Denver has stated that he is very careful with how he chooses his words. If that’s the case, ought we not notice the significance of principles that are repeated continuously? Yes, we feel call of the Church of the Lamb, and I believe we’re striving to gain entrance. I want to let go of the vanity and false traditions, and with God’s help, I think we’ll get there (but some of us are just slower than others).

    I’d encourage you, though, to comment on the other unaddressed questions. Maybe it will help us to “get off the wheel.”


  22. Regarding the query from Anonymous and his son serving a mission, I would say rejoice! Especially if your son is choosing to serve the Lord because he feels the spirit telling him to do so. The gospel IS TRUE! The authority and power of the priesthood are real, and have been restored in these latter days. What a great blessing! What a joy! For your son to desire to share the truth with others, it will be the greatest thrill for him as well as you–as long as he focuses on the truth and doing the Lord’s will.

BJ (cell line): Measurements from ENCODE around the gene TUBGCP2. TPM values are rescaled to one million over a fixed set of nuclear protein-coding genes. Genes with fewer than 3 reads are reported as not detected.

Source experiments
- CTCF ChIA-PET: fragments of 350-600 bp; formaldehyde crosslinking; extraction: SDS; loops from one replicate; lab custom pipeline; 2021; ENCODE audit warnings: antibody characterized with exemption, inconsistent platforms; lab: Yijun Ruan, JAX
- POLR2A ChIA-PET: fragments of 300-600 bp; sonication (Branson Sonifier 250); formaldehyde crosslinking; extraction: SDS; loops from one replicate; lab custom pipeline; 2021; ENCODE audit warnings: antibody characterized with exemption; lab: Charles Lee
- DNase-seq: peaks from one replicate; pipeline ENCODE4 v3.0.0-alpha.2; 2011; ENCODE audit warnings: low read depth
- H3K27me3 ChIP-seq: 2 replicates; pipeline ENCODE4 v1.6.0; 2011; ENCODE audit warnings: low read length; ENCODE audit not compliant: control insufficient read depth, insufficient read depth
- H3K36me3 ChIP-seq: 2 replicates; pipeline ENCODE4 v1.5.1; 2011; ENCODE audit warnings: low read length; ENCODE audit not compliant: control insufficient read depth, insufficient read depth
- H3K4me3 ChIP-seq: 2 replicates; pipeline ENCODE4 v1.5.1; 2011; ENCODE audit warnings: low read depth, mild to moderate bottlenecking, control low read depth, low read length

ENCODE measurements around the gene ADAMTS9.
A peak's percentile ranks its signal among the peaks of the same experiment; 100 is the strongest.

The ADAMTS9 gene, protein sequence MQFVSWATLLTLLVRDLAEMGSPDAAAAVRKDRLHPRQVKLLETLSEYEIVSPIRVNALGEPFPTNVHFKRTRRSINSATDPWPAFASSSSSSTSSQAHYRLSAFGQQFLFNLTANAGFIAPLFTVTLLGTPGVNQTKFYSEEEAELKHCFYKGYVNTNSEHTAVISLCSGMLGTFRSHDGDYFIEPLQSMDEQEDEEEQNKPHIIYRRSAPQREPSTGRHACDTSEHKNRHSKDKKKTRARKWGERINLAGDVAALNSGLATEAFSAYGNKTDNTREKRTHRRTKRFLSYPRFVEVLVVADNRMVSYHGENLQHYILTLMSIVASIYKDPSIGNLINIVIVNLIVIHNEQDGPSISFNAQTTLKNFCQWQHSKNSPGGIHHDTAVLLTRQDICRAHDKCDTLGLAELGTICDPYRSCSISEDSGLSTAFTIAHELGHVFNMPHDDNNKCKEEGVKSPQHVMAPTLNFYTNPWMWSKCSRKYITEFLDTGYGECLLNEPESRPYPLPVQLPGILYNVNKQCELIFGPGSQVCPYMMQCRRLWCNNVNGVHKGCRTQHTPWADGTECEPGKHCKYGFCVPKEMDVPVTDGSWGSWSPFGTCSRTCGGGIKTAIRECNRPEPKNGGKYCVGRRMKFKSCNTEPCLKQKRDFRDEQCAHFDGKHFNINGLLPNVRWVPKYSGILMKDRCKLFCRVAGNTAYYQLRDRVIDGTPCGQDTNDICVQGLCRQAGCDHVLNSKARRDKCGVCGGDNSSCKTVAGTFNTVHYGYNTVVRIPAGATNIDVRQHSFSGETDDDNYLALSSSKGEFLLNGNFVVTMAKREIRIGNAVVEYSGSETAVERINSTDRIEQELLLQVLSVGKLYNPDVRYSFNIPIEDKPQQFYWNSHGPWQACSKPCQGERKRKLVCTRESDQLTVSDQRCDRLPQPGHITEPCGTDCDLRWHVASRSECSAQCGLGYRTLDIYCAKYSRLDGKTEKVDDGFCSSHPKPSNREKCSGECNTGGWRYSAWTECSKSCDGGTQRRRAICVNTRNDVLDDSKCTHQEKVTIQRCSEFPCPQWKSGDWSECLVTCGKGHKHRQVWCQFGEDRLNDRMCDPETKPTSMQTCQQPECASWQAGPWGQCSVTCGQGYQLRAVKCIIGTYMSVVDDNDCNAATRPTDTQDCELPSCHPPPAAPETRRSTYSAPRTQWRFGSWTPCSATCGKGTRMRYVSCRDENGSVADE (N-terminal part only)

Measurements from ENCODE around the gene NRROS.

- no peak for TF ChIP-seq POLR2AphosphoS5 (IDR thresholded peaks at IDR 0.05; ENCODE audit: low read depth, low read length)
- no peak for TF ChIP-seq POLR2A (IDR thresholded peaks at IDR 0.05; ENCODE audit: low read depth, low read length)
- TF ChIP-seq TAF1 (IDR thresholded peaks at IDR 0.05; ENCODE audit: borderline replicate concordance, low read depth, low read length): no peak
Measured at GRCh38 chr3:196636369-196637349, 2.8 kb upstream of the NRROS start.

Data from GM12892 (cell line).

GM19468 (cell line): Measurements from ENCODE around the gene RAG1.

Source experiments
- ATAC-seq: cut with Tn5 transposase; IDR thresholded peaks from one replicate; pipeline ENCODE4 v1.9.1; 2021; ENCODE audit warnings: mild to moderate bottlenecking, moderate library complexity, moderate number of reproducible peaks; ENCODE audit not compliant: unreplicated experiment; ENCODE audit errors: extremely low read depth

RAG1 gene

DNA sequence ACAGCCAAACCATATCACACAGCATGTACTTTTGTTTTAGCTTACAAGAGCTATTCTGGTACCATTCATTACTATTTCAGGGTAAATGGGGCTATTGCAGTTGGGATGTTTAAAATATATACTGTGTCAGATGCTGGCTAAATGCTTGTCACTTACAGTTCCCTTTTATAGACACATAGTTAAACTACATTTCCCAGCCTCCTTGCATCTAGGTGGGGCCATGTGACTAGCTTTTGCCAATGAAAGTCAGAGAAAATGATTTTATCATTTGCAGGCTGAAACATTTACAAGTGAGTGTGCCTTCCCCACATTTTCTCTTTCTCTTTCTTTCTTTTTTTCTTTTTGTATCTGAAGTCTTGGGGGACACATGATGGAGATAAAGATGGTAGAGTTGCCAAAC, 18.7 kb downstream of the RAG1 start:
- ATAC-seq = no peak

The danger comes when we do things to be seen of men, and not to serve the Lord. When we set our hearts upon appearance and do the “right” things for the wrong reason (ie, again–to be seen of men). The programs of the church are not necessarily or inherently bad or wrong. They were created to assist the individual to come to Christ. What has happened is that we as a people want the easy road. We seem to need the checklist approach, someone to tell us what to do or how to do it. Then instead of our hearts being turned to the Lord, and us giving him our will willingly, we are drawn into complacency and an “all is well in Zion” mentality by thinking we are somehow saved because we met the quota this month, passed off our personal progress, or got our Duty to God or Eagle Scout project done. (What is worse are parents who think pushing their children to get these awards somehow improves their standing in the church.)